• Finally, in the third part of the article, Tilmann rebutes the “second major argument of the authors against the UK’s participation in the UPCA”  according to which“the UK would have a veto power against further amendments (…) of the UPCA (...) The Brexit would put the UK in a stronger position than at present.” Tilmann however notes that the UK will have no power regarding Union law as “with the exception of horizontal effect of not implemented all Union law is immediately to be applied by the UPC without a change of the UPCA being necessary“.  Tilmann also rebates the argument put forward by Ullrich and Lamping regarding the fact the “UK could have a veto power against a change of the UPCA following a change of Union law, not only from the position of the UK (after Brexit) as a contracting State but also from Art.87(3) UPCA (declaration not to be bound by a change of the UPCA law by the Administrative Committee)” as “this provision does not apply in the case of a change of Union law” which therefore leaves the UK without any veto power regarding Union law.

 

Has the UPC commented yet on the UK’s participation?

On 19th December 2018 the UPC published a short statement which reads: “2018 has been a year of mixed highs and lows. This year has seen two more Signatory States ratify the Unified Patent Court Agreement, namely Latvia and the UK which means there are now 16 ratifications in total of the Agreement, well over the number required. We still await the outcome of the complaint pending before the Constitutional Court in Germany before the project can move into the next phase, the period of provisional application.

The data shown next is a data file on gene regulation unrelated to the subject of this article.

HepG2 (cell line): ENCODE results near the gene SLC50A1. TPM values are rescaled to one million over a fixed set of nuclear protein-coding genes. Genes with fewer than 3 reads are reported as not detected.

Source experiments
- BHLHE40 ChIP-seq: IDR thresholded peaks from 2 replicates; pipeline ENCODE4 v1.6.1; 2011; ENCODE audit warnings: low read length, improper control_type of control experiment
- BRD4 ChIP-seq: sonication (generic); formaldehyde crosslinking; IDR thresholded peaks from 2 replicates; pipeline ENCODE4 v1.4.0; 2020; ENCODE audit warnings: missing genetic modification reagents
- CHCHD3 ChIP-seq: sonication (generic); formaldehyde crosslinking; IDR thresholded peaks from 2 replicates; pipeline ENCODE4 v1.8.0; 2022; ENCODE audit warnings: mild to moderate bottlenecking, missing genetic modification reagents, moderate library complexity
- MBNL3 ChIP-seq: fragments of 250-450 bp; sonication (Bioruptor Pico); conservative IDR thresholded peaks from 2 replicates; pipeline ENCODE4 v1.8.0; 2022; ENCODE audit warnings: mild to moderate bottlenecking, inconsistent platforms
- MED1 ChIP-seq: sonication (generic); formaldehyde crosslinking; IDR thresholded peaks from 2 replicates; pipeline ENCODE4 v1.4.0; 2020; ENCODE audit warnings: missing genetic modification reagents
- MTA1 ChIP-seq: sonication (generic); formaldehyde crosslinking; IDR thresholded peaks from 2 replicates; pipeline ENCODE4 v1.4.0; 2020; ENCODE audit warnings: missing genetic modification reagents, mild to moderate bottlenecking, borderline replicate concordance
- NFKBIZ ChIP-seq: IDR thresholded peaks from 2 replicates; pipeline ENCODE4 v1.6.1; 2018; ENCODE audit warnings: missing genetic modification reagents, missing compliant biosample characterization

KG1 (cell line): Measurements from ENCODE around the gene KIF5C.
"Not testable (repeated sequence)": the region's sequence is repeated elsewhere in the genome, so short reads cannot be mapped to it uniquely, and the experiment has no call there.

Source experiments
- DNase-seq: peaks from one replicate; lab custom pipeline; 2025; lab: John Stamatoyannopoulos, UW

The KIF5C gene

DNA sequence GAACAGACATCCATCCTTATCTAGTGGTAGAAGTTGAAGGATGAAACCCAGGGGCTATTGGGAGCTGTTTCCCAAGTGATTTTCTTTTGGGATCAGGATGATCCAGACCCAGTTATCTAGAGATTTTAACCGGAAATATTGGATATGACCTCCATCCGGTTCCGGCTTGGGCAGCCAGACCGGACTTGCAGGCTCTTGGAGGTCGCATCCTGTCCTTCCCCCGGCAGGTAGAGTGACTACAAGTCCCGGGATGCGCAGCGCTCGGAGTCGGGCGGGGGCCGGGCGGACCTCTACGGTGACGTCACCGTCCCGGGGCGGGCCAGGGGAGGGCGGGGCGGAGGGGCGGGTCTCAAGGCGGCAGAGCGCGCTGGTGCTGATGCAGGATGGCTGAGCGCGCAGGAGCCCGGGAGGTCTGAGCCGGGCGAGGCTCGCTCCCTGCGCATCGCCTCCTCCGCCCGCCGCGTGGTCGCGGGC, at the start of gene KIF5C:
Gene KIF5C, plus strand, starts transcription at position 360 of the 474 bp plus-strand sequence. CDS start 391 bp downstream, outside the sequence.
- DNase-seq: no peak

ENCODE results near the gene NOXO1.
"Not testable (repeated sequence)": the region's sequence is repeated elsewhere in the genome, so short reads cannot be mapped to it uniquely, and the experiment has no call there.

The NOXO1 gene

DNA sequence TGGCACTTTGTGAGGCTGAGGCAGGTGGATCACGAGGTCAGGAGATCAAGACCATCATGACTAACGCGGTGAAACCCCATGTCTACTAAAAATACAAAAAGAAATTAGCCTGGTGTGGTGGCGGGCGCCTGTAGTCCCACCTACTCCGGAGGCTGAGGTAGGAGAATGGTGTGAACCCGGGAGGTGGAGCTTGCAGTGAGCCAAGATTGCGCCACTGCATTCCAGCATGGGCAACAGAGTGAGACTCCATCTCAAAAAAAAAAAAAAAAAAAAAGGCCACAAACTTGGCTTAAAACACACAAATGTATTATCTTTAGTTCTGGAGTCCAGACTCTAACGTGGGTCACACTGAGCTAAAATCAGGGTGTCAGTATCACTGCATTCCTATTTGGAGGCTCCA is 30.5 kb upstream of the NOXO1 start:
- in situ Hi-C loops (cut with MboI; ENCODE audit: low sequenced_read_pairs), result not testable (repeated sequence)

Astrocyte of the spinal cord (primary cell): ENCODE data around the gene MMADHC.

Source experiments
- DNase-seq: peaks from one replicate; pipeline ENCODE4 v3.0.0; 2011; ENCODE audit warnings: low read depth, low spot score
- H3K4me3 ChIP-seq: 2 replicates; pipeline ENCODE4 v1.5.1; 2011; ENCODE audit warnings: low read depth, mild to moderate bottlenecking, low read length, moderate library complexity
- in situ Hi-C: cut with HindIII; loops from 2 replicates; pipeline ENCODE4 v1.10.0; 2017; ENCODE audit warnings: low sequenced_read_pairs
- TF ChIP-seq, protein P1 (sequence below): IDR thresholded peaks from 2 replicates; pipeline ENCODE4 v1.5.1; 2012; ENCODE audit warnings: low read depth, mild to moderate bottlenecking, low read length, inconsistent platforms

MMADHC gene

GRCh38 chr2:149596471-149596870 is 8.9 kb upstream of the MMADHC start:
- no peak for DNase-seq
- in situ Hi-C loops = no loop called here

The UPC also highlighted its progress regarding the technical and operational preparations which are “allowing for the project to move at pace in the event of a positive outcome from the German Constitutional Court”.  In addition, the UPC Chairman holds regular meetings with the Executive Group and the operational team  to review the status of the project. Similarly the recruitment of judges is going on and “(t)hose that have applied for judicial positions in the Unified Patent Court are being contacted separately”.

Therefore, although the UPC is silent on the UK’s participation it seems nevertheless to put all its focus on its coming into function and on the growing number of ratifications.